Regions urge TrainLink to go multimodal
Boxing bikes is just bad for the bush! You’ve saved up and bought an e-bike and you’re set to go on your first eco-tour of Bathurst and the New England Tablelands. Or the Elvis Parkes Festival. The pubs and B&Bs are booked and the locals, respectfully avoiding the term ‘wallets on wheels’, can’t wait to share their hospitality. And to make it a proper eco tour (and low cost) you bookTrainLink. But that’s where the fun ends and the swearing begins. Because, in order to board, bikes must be boxed. And forget your beautiful e-bike, because it exceeds 20kg.
This anachronistic rule affects all NSW TrainLink services. In metropolitan areas however, you can simply roll your bike on and off the train.
Roll-on Bikes regional supporters at Platform 2, Central Station Sydney (Photo: Bicycle NSW)
Regional bicycle groups call for fairness for bikes on country trains
Dismantling, boxing and weighing bikes just to board TrainLink is a major deterrent to regional tourism. Consequently, this burgeoning area of cycle tourism continues to prefer Victoria, NZ and Europe over NSW because the outdated TrainLink policy doesn’t support Roll-On Bikes on All NSW Trains. Not only is bike-boxing a disincentive to visitors, but it entrenches regional transport poverty. This is why boxing bikes is bad for the bush.
Greater travel distances and less active transport infrastructure in regional NSW encourage car dependency
In addition lack of connected infrastructure adds to the cost of living pressures and poor health outcomes- a national study found that residents in regional areas are up to three times more likely to suffer from obesity-related health issues than residents of the North Shore of Sydney. This is why the NSW Government’s Future and Active Transport strategies emphasise becoming multimodal, or the ability to shift from walking to cycling to public transport.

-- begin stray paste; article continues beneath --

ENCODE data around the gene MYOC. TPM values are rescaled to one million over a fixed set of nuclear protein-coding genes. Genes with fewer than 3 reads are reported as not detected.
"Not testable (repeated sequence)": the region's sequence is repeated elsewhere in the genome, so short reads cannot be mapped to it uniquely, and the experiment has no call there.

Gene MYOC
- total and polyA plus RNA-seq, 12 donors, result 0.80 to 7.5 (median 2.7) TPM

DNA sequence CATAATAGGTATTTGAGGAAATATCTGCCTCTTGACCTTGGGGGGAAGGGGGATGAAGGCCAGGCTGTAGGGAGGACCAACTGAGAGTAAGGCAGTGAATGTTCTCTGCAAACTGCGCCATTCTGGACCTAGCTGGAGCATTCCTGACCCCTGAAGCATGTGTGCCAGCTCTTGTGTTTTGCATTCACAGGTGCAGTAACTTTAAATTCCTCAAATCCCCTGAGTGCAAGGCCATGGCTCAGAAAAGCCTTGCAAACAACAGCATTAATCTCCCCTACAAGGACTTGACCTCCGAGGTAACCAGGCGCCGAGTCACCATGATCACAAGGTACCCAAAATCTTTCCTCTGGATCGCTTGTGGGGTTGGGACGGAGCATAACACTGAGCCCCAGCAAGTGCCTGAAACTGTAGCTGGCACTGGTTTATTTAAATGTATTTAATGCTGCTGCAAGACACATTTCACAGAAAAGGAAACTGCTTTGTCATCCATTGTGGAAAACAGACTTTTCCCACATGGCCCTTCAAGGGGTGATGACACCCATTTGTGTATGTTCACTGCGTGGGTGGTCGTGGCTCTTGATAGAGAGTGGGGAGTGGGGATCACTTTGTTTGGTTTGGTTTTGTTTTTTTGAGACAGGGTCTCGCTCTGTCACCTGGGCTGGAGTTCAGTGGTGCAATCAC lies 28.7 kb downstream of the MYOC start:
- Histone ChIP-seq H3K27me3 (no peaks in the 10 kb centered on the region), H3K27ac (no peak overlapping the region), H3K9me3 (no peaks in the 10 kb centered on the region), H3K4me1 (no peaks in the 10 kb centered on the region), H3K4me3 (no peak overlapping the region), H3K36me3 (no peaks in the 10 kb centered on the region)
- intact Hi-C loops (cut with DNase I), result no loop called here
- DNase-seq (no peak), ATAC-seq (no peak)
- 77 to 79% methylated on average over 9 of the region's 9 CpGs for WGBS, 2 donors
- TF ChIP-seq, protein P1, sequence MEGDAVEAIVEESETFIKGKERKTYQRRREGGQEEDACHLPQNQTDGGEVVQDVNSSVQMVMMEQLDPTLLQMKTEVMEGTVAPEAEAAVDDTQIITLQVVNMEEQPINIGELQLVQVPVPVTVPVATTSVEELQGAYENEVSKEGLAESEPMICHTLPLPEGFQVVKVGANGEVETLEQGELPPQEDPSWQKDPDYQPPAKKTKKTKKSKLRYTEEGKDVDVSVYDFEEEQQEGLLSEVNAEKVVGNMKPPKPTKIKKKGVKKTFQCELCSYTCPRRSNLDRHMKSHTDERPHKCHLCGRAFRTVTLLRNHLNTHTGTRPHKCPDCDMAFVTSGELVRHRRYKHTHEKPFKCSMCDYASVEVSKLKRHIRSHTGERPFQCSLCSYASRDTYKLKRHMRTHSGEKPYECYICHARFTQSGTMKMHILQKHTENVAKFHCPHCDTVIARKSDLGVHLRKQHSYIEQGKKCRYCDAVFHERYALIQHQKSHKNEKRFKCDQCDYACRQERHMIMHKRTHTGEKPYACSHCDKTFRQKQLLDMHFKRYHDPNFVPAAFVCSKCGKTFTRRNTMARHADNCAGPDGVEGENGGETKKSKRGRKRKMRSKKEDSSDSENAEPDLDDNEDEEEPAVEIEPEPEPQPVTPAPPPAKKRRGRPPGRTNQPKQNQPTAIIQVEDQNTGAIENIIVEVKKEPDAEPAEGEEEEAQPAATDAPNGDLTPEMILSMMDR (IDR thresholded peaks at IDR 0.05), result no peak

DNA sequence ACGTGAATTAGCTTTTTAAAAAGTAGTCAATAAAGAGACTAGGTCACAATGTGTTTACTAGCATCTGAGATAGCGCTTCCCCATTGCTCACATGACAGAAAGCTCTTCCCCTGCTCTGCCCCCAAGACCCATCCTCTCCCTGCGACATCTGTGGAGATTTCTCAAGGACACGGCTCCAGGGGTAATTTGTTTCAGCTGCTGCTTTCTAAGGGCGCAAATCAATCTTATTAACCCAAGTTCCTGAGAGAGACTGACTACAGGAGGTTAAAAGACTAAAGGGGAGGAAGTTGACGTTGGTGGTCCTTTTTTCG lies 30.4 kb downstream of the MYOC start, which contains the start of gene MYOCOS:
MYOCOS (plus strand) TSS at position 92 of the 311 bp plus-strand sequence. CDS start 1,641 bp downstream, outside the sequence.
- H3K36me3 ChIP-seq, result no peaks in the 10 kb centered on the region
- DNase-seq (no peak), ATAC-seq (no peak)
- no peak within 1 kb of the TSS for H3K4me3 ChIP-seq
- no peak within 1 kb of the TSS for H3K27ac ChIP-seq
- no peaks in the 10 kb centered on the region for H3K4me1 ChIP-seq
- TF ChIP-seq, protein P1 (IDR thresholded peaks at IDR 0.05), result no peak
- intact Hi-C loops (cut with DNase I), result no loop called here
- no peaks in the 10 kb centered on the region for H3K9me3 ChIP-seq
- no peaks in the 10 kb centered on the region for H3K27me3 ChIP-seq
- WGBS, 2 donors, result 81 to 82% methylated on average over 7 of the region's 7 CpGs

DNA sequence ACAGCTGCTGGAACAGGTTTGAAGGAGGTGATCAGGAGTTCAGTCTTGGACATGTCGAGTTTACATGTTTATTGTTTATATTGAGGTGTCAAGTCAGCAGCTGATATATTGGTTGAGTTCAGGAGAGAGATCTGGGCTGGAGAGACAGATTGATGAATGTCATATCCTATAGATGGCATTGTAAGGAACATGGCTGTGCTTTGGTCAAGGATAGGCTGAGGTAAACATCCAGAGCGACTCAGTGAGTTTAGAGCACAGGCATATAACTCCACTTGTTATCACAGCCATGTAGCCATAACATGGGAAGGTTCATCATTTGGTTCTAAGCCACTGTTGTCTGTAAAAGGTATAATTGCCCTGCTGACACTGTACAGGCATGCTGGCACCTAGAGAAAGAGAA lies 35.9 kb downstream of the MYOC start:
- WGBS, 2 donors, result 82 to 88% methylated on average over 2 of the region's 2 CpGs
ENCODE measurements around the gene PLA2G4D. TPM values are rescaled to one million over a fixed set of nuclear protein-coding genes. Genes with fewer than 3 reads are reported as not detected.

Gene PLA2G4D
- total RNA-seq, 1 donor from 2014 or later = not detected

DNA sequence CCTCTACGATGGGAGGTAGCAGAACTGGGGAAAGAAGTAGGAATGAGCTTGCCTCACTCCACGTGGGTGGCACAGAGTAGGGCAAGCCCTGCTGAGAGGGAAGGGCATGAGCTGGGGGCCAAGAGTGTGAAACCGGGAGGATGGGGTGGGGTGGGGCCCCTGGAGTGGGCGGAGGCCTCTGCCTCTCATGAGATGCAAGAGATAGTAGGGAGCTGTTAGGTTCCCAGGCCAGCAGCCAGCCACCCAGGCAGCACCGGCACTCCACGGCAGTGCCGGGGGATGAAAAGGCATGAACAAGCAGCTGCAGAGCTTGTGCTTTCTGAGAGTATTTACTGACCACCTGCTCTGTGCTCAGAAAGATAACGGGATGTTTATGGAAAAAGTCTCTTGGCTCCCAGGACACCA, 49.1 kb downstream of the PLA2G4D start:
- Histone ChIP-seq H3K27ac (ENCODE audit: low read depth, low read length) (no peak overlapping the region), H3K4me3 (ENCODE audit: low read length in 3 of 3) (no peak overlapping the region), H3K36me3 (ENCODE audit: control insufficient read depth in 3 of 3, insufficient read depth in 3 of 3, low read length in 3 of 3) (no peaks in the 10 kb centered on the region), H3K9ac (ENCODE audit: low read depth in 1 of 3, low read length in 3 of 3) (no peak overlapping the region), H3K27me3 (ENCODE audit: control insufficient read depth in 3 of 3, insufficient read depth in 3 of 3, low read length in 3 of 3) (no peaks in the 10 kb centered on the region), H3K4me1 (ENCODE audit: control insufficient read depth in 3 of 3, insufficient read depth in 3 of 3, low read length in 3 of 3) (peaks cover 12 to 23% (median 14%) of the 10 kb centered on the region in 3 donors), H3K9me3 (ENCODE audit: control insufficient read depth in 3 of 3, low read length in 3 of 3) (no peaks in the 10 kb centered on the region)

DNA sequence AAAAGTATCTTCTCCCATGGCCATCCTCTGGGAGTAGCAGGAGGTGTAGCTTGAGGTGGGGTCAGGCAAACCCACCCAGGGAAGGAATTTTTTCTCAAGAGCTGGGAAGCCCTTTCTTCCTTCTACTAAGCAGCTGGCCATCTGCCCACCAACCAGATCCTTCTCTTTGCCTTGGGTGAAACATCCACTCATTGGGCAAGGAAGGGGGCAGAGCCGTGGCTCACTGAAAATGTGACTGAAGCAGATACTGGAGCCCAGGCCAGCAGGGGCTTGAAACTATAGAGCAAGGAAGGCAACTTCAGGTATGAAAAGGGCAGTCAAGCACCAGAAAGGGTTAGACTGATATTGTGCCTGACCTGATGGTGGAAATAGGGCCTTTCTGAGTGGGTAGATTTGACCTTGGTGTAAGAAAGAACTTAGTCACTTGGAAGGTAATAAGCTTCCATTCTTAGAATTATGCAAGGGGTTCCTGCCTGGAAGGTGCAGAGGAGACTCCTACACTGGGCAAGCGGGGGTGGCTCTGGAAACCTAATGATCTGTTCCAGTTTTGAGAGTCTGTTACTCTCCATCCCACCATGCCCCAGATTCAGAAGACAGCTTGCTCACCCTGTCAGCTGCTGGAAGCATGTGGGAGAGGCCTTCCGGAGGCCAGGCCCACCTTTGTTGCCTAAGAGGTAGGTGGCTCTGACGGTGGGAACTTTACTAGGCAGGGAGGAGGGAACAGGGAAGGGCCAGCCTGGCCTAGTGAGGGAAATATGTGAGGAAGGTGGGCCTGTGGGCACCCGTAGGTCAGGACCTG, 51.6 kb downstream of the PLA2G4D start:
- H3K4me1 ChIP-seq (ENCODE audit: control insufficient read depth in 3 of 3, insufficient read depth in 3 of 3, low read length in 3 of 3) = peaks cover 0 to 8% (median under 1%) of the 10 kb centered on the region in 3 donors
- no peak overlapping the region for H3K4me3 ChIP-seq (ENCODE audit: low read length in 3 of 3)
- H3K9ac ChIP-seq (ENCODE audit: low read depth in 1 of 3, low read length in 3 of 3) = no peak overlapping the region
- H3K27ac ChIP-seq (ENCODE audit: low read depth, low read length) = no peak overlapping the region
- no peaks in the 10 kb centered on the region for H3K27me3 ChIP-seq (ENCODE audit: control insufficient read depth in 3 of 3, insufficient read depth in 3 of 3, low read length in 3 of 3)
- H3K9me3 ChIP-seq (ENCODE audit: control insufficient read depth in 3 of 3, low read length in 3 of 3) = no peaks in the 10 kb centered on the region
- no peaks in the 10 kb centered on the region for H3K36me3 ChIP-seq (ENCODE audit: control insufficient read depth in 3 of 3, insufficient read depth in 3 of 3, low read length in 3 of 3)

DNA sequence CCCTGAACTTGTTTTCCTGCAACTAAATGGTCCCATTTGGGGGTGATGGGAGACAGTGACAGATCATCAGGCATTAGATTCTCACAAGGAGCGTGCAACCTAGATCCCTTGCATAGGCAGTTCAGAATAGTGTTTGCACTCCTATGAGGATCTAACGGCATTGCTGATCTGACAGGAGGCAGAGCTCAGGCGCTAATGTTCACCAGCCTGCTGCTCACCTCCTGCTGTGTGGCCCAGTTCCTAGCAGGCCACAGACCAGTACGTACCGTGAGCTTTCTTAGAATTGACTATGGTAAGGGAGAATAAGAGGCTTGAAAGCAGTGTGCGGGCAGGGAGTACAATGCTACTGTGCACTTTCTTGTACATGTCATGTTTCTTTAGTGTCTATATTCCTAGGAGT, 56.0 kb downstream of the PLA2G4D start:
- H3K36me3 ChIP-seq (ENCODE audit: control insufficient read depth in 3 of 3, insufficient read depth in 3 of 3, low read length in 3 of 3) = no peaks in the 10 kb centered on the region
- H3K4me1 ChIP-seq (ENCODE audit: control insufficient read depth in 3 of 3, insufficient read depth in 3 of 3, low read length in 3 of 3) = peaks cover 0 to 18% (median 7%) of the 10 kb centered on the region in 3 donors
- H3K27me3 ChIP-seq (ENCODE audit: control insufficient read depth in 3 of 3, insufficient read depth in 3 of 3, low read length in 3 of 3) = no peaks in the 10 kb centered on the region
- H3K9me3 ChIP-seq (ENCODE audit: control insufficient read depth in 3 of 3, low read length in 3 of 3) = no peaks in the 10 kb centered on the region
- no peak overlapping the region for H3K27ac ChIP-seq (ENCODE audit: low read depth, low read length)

Country train rules need to change to match metro travel
Bicycle NSW CEO Peter McLean said ‘Every politician we speak to agrees that boxing bikes is an unfair rule that disadvantages regional NSW. If you’re in a city or regional Victoria, just roll your bike onto the train. If TrainLink allows roll on bikes on all its NSW regional lines, cycle tourism and particularly e-bike tourism will be a windfall for regional economies.’
NSW TrainLink is leaving cycle customers behind due to the bike boxing rule.
Cycle Safe Bathurst member Wendy Hastings said; “Wallerawang, Tarana, Bathurst, Blayney, Millthorpe and Orange are all centres that could be day trip destinations for cyclists within the region if they didn’t need to box their bikes.”
No XPT: These Bathurst cyclists could be using the XPT for trips to small local regional stations.
(Photo courtesy: Roll-on Bikes)
Central West Cycle Trail Committee
According to David Allworth, Central West Cycle Trail Committee ‘The rules for taking a bike on regional trains are a big impediment. Carriages can be easily and cheaply modified to adapt. Even during peak periods, there’s abundant room- the luggage bays could be modified or unbooked wheelchair spaces booked.’
Cycle Touring New England Tablelands author Heather Nonhebel said, ‘It's impossible to ride to, then box a bike at the unstaffed Kootingal station which is a great cycling destination from Armidale.’
Kentucky Store, Kentucky. Kentucky is on the rail line between Tamworth and Armidale.
(Photo courtesy: Roll-on Bikes)
Central West Tours, Cowra (Photo courtesy: Central West Tours)
Replace outdated bureaucracy with common sense
‘With NSW Regional Development releasing its Adventure Cycle Tourism policy, it’s common sense to remove this rule and make regional travel fairer and more attractive. We are asking all candidates in the forthcoming election to support rural towns and regional economies by allowing bikes to easily get to the bush by train.’ Peter McLean.
Boxing bikes is bad for the bush. Support connectivity in Regional NSW and join our campaign for roll on bikes on trains.